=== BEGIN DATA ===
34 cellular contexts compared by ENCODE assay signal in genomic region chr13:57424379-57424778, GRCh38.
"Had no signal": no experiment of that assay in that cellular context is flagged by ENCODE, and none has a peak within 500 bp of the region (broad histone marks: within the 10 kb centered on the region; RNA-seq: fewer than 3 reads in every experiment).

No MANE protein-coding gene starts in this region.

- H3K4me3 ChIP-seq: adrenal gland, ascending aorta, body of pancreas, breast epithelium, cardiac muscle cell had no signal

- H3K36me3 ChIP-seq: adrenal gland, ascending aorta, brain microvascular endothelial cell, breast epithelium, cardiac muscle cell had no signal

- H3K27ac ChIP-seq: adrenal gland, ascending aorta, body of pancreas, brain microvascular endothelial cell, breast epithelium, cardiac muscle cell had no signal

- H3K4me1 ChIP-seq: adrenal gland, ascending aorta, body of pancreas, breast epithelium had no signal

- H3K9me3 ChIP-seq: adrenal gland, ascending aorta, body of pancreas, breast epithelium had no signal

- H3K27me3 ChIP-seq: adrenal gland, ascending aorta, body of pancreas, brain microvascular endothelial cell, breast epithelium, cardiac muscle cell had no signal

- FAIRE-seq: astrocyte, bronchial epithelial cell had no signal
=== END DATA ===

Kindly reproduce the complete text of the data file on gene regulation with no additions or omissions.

34 cellular contexts compared by ENCODE assay signal in genomic region chr13:57424379-57424778, GRCh38.
"Had no signal": no experiment of that assay in that cellular context is flagged by ENCODE, and none has a peak within 500 bp of the region (broad histone marks: within the 10 kb centered on the region; RNA-seq: fewer than 3 reads in every experiment).

No MANE protein-coding gene starts in this region.

- H3K4me3 ChIP-seq: adrenal gland, ascending aorta, body of pancreas, breast epithelium, cardiac muscle cell had no signal

- H3K36me3 ChIP-seq: adrenal gland, ascending aorta, brain microvascular endothelial cell, breast epithelium, cardiac muscle cell had no signal

- H3K27ac ChIP-seq: adrenal gland, ascending aorta, body of pancreas, brain microvascular endothelial cell, breast epithelium, cardiac muscle cell had no signal

- H3K4me1 ChIP-seq: adrenal gland, ascending aorta, body of pancreas, breast epithelium had no signal

- H3K9me3 ChIP-seq: adrenal gland, ascending aorta, body of pancreas, breast epithelium had no signal

- H3K27me3 ChIP-seq: adrenal gland, ascending aorta, body of pancreas, brain microvascular endothelial cell, breast epithelium, cardiac muscle cell had no signal

- FAIRE-seq: astrocyte, bronchial epithelial cell had no signal